Congratulations on your decision to start a new business! At this stage, you have probably completed your business plan and now have a long list of tasks to complete. Just looking at this list can be overwhelming. It can be difficult to identify which tasks to complete first.
To assist, this article identifies five very important legal tasks that should be completed before your business begins trading.
1. Decide on your business structure
The most common business structures are:
* Sole trader (ie running a business in your own name).
* Company (ie running a business via a separate legal entity).
* Partnership (ie two or more people running a business).
* Trust (ie a trustee runs the business on behalf of the trust).
Each structure has different advantages, disadvantages and set-up costs.
2. Register your business
All businesses must register for an Australian Business Number (ABN) and receive that ABN before trading. You may also have to complete other registrations before your business begins trading, depending on the circumstances. For example:
* If you have chosen a company business structure, you must first register the company with the Australian Securities & Investment Commission and receive an Australian Company Number before registering for an ABN.
* Unless you are a sole trader, your business must also register for a Tax File Number (TFN). Sole traders can generally use their own personal TFN.
* If you expect to earn at least $75,000 gross by the end of the financial year, your business may wish to register for Goods and Services Tax (GST).
* If your business will employ people, your business must register for Pay As You Go (PAYG) withholding.
3. Obtain all required licences and permits
Some businesses must hold certain licences and permits before trading. You may wish to use the free tool on the Australian Business Licence and Information Service website to identify which licences and permits your business is required to hold before it starts trading. You may also wish to make enquiries to find out how long each application will take to process. This information will help you plan the start date of your business.
4. Get your contracts in place
Your business will likely require (at minimum) a contract template for contracts between:
* your business and its clients;
* your business and its employees (if applicable); and
* your business and any independent contractors that will supply goods and services necessary to support your business’ activities.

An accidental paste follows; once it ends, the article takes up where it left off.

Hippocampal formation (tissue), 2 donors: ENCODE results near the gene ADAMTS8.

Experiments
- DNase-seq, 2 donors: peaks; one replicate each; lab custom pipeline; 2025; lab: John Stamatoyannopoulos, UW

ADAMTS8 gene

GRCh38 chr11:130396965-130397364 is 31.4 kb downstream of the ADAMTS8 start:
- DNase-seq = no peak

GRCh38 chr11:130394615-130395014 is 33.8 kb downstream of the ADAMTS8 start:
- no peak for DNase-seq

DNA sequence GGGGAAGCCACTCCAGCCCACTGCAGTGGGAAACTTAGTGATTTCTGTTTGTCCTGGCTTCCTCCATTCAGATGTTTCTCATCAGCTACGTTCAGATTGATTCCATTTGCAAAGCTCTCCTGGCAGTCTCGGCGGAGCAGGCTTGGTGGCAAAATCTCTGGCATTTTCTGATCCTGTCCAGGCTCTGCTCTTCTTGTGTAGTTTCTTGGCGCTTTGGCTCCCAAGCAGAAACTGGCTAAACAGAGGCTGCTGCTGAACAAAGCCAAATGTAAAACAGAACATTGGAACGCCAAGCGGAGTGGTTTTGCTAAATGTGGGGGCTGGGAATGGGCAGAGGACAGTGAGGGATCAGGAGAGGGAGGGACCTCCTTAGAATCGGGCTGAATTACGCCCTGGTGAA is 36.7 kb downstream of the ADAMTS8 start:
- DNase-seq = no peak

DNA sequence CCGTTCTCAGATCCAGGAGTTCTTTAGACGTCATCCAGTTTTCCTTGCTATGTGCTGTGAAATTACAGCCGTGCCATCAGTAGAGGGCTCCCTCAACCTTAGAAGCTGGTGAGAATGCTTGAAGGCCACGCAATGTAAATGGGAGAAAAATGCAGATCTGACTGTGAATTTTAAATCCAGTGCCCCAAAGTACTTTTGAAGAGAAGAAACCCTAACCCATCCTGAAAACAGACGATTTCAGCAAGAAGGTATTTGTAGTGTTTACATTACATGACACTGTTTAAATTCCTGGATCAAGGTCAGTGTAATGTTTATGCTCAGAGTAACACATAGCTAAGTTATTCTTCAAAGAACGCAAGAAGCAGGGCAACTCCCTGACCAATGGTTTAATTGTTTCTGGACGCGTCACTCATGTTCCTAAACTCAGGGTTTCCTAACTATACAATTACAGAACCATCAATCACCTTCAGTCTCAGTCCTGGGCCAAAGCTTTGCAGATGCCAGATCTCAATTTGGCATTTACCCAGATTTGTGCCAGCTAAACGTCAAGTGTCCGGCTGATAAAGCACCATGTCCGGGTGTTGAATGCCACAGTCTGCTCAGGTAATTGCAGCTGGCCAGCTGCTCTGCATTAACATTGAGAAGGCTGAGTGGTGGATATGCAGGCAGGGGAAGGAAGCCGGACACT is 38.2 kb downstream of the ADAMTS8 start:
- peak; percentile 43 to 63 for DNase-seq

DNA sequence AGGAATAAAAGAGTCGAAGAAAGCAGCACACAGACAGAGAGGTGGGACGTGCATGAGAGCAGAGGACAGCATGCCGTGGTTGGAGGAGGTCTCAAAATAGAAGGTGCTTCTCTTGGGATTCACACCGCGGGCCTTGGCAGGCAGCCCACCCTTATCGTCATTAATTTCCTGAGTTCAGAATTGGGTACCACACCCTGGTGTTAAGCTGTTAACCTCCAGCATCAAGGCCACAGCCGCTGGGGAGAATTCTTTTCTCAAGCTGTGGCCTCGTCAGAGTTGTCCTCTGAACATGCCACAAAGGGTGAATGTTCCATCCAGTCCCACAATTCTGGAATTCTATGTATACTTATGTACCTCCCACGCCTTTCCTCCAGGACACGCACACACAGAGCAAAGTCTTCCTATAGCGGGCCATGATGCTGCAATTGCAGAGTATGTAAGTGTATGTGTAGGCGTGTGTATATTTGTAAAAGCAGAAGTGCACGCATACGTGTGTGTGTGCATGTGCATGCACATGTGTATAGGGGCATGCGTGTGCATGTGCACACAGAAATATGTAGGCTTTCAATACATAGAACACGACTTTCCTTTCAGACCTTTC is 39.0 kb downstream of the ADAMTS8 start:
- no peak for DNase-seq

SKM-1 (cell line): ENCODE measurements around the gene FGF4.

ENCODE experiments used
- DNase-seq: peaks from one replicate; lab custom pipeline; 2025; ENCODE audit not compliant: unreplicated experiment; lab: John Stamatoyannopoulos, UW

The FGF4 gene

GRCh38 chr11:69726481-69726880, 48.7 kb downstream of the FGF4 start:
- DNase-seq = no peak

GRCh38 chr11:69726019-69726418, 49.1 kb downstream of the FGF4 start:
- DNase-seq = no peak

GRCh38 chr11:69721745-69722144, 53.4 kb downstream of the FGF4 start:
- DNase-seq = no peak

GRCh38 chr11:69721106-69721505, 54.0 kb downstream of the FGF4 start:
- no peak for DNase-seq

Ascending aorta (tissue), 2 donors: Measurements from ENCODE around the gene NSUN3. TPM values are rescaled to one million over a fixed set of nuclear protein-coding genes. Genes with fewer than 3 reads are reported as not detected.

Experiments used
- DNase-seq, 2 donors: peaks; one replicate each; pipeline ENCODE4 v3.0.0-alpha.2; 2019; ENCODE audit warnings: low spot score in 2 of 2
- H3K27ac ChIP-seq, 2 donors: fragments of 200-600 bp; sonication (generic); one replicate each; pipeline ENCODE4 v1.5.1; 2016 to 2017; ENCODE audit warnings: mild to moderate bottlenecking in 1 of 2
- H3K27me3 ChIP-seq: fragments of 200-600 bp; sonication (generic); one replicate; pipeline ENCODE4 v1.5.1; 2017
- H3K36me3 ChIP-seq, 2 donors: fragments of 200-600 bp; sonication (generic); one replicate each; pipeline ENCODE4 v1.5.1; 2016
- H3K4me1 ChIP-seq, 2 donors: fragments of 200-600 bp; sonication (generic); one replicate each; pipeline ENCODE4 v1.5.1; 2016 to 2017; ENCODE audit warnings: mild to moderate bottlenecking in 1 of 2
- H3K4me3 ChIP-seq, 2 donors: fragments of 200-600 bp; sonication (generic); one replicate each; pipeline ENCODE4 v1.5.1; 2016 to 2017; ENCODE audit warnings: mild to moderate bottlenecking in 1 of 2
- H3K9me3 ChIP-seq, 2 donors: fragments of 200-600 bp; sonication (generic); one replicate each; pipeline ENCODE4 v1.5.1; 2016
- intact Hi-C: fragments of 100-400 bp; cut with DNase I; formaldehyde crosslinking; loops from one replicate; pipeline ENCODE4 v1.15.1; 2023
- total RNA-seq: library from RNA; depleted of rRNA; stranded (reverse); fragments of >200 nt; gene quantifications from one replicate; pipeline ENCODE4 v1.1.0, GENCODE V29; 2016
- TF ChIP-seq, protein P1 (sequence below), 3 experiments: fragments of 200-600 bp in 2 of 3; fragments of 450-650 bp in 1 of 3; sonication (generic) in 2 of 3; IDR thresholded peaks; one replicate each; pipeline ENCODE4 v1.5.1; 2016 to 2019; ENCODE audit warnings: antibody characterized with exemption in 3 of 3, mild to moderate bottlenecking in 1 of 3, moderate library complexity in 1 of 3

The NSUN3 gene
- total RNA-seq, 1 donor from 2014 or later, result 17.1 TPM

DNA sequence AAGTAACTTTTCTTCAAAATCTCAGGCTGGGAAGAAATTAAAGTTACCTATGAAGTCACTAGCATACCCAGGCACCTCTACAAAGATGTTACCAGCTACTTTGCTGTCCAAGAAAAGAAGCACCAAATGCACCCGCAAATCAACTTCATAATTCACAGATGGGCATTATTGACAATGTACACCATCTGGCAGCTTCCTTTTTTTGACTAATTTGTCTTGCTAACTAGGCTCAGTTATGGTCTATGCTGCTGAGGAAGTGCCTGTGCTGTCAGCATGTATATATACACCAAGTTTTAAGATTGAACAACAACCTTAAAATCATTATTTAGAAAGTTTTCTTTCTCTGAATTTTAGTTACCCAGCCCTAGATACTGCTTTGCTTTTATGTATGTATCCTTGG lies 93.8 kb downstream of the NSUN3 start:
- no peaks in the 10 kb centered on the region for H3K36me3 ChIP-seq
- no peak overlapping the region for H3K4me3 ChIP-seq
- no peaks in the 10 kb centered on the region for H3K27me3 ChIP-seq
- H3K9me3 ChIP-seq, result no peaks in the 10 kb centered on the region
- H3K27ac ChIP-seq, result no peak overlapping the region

Do not under-estimate the importance of having high quality contract templates in place. A well drafted contract is legally binding, clearly identifies the rights and obligations of each party, and operates to reduce the risk of loss, liability and disruption to your business. A poorly drafted contract may have the opposite effect on your business.
5. Know when to seek professional advice
Do not be embarrassed or afraid to seek advice from suitably qualified and experienced professionals – for example, a lawyer and an accountant - when completing the above tasks. Great professional advice is worth its weight in gold, and may not cost you as much as you expect.
Completing the above tasks will lay the foundation of your new business. A solid foundation will help your business manage risk and grow, so it is worthwhile doing all you can to make sure you get it right the first time.
Disclaimer: The above is not an exhaustive list of tasks that must be completed when establishing a business. This article as a whole does not constitute legal advice and should not be relied upon as such. It is a general commentary on matters that may be of interest to the reader. Formal legal or other professional advice should be sought before acting or relying on any matter arising from this communication.
This Article was Written By: Jessica Kinny - Principal of Kinny Legal, a commercial law firm that operates from Sydney, Australia. She is known for providing businesses high quality, timely and cost-effective legal services.
Jessica is an experienced commercial litigator and contract law specialist. She uses her skills and experience to help businesses avoid common risks, protect their cash flow and client relationships, and take advantage of opportunities to grow. You can find out more about Kinny Legal on its website. If you found this article useful, you may also want to follow Kinny Legal on LinkedIn or Twitter. Kinny Legal regularly publishes complimentary articles that are designed to help business owners in their day to day business operations.